Scott Neuman

Scott Neuman works as a Digital News writer and editor, handling breaking news and feature stories for NPR.org. Occasionally he can be heard on-air reporting on stories for Newscasts and has done several radio features since he joined NPR in April 2007, as an editor on the Continuous News Desk.

Neuman brings to NPR years of experience as an editor and reporter at a variety of news organizations and based all over the world. For three years in Bangkok, Thailand, he served as an Associated Press Asia-Pacific desk editor. From 2000-2004, Neuman worked as a Hong Kong-based Asia editor and correspondent for The Wall Street Journal. He spent the previous two years as the international desk editor at the AP, while living in New York.

As the United Press International's New Delhi-based correspondent and bureau chief, Neuman covered South Asia from 1995-1997. He worked for two years before that as a freelance radio reporter in India, filing stories for NPR, PRI and the Canadian Broadcasting System. In 1991, Neuman was a reporter at NPR Member station WILL in Champaign-Urbana, IL. He started his career working for two years as the operations director and classical music host at NPR member station WNIU/WNIJ in DeKalb/Rockford, IL.

Reporting from Pakistan immediately following the September 11, 2001 attacks, Neuman was part of the team that earned the Pulitzer Prize awarded to The Wall Street Journal for overall coverage of 9/11 and the aftermath. Neuman shared in several awards won by AP for coverage of the December 2004 Asian tsunami.

A graduate from Purdue University, Neuman earned a Bachelor's degree in communications and electronic journalism.

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10:32am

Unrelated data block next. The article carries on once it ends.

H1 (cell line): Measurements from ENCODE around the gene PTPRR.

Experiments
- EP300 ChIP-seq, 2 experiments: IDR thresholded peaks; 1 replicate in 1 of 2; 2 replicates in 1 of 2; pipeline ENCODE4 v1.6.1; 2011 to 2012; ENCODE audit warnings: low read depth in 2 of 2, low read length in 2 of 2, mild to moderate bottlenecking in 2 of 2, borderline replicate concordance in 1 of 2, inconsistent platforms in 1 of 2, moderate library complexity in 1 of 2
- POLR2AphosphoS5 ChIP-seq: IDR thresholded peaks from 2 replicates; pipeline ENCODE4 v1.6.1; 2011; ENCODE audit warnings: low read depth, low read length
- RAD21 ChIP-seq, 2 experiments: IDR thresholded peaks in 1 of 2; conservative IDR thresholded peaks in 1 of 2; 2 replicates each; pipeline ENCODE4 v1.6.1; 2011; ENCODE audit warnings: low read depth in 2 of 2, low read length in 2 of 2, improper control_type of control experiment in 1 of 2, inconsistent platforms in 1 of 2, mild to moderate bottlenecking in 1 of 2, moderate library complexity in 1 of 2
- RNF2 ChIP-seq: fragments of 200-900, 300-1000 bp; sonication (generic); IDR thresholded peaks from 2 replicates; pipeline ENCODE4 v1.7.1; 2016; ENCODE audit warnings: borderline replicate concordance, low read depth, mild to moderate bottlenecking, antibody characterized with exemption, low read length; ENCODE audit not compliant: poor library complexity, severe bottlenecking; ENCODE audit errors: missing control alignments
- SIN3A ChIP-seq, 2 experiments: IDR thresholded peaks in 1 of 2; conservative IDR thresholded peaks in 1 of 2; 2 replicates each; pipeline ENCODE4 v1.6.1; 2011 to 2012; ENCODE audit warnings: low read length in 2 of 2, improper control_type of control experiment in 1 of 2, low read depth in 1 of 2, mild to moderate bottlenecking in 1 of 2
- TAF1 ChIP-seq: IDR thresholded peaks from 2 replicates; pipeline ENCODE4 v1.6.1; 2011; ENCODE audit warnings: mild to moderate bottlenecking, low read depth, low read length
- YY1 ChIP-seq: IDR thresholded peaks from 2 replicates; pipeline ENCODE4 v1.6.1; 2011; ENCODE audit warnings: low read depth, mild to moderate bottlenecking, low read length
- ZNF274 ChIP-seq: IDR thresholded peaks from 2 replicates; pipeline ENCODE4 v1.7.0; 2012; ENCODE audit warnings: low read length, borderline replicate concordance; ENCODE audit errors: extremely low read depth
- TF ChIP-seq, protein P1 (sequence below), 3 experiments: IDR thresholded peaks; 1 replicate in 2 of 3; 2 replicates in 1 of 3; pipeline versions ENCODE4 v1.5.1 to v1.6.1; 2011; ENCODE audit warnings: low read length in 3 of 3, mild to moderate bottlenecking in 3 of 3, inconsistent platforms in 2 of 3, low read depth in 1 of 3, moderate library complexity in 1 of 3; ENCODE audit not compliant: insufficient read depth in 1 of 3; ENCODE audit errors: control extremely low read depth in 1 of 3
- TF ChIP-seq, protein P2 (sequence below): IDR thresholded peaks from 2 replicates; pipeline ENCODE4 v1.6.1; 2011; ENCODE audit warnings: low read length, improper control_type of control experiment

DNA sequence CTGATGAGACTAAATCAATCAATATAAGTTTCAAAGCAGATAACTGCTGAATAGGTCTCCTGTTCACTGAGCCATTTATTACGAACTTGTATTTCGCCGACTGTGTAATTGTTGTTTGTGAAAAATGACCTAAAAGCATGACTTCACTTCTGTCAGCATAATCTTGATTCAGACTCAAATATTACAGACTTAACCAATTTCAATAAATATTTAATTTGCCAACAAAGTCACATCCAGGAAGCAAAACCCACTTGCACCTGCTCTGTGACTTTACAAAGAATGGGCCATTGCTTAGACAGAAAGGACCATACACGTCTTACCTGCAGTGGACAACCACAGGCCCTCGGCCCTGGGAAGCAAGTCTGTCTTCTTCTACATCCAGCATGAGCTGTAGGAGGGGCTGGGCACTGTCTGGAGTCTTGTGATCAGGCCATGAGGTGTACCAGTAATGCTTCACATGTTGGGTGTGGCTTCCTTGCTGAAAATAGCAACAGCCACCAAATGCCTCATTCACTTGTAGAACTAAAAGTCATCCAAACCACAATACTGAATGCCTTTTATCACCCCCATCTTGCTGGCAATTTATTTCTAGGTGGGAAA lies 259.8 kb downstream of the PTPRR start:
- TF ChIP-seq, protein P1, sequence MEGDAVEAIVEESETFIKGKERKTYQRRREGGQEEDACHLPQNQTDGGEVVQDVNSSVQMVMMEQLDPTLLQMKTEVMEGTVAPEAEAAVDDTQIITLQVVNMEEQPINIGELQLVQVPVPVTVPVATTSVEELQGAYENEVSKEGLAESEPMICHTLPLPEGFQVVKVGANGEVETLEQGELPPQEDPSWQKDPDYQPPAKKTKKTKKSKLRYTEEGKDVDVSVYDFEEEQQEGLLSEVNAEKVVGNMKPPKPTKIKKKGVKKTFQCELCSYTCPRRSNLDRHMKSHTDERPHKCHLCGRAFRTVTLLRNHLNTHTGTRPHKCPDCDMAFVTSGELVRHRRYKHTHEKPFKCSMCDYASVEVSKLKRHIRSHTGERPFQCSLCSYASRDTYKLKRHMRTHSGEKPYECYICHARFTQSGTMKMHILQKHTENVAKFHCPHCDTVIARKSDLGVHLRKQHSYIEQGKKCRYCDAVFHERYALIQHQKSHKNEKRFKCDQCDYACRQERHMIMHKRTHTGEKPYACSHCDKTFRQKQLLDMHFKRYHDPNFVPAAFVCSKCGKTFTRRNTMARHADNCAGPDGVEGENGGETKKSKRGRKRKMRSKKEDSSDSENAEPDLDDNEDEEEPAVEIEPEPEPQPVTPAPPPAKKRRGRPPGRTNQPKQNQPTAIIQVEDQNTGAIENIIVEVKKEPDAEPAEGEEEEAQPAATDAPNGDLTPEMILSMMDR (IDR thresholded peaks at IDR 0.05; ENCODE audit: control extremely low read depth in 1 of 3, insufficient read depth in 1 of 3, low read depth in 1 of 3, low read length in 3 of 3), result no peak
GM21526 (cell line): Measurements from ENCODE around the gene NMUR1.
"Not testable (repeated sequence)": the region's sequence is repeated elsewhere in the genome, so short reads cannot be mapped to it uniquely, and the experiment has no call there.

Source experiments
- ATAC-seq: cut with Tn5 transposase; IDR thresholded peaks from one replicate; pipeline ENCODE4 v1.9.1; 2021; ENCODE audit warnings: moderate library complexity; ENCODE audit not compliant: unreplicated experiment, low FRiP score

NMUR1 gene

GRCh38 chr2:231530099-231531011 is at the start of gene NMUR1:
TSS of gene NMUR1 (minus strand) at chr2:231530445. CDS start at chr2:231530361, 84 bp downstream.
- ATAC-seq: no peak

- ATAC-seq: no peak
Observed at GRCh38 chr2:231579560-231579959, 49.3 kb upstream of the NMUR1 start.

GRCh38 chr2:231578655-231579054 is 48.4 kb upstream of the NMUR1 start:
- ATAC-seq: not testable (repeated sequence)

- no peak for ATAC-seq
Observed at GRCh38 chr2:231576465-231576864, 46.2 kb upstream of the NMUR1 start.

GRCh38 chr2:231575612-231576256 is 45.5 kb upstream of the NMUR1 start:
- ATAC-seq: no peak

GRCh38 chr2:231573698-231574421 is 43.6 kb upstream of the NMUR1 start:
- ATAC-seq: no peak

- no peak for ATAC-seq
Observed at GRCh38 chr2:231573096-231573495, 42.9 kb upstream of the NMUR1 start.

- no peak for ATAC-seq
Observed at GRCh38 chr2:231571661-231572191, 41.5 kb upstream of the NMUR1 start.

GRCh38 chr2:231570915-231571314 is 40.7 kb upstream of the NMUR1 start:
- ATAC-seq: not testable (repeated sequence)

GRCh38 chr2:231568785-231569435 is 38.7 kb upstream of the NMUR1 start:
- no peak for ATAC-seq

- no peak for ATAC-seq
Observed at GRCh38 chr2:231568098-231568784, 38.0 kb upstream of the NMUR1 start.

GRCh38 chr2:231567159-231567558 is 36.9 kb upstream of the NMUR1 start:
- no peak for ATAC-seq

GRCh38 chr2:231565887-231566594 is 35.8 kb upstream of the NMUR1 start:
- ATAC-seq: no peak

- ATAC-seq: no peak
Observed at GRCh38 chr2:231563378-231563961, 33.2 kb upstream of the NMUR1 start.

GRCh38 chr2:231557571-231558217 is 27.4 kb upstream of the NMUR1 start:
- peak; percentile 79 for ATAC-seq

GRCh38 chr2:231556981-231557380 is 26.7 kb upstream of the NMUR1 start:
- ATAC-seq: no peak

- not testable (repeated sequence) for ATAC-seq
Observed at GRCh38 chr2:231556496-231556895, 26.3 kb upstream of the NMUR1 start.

Fri July 19, 2013
The Two-Way

Birds Teach The Air Force A Better Way To Fly

Originally published on Fri July 19, 2013 12:36 pm

A pair of C-17 Globemaster IIIs on the ground at Edwards Air Force Base in California, where "vortex surfing" is being tested.
U.S. Air Force

More than a century after the invention of powered flight, birds are still teaching us something about how to fly airplanes, with the Air Force studying the V-shaped formation of airborne geese as a way to save fuel.

The technical term is "vortex surfing" and it's already well-known — NASCAR drivers and Tour de France cyclists use it to "draft" off competitors.

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8:45am

Fri July 19, 2013
The Two-Way

Thirsty? 'Sweat Machine' Turns Perspiration Into Drinking Water

Originally published on Fri July 19, 2013 9:53 am

The Sweat Machine was unveiled as part of a UNICEF campaign promoting safe drinking water.
UNICEF

Thomas Edison famously said that genius is 1 percent inspiration and 99 percent perspiration — words that could well apply to a new machine promoted by UNICEF that turns human sweat into drinking water.

The Sweat Machine extracts moisture from worn clothes by spinning and heating them, then filters the resulting liquid so that only pure water remains. It was built by Swedish engineer and TV personality Andreas Hammar, and uses a technology developed by Sweden's Royal Institute of Technology and the water purification company HVR.

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2:54pm

Thu July 18, 2013
The Two-Way

Detroit Files For Bankruptcy

Originally published on Fri July 19, 2013 2:32 am

Bill Pugliano Getty Images

(This story last updated at 6:45 p.m. ET)

The city of Detroit has filed the largest municipal bankruptcy in U.S. history, seeking Chapter 9 protection from creditors and unions owed some $18.5 billion in debt and liabilities.

In a news conference on Thursday, Detroit Mayor Dave Bing said he didn't want to go into bankruptcy, but the city will now "have to make the best of it."

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2:17pm

Thu July 18, 2013
The Two-Way

Sequestration Could Curtail 'Hurricane Hunter' Missions

Originally published on Thu July 18, 2013 4:38 pm

A WC-130J "Hurricane Hunter"
U.S. Air Force

Federal furloughs caused by sequestration could ground "Hurricane Hunter" aircraft, depriving forecasters of real-time measurements of storms during what's expected to be an especially active Atlantic hurricane season.

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10:28am

Thu July 18, 2013
The Two-Way

Study: U.S. Viewed As 'Favorable', China As Rising Superpower

A Chinese boy passes a photo of China's first aircraft carrier during an exhibition entitled "Scientific Development and Splendid Achievements" in Beijing in 2012.
Feng Li Getty Images

More people around the globe view the United States positively than do China, but most of them also believe that Beijing is set to eclipse Washington as the world's dominant Superpower, according to a new Pew Research survey.

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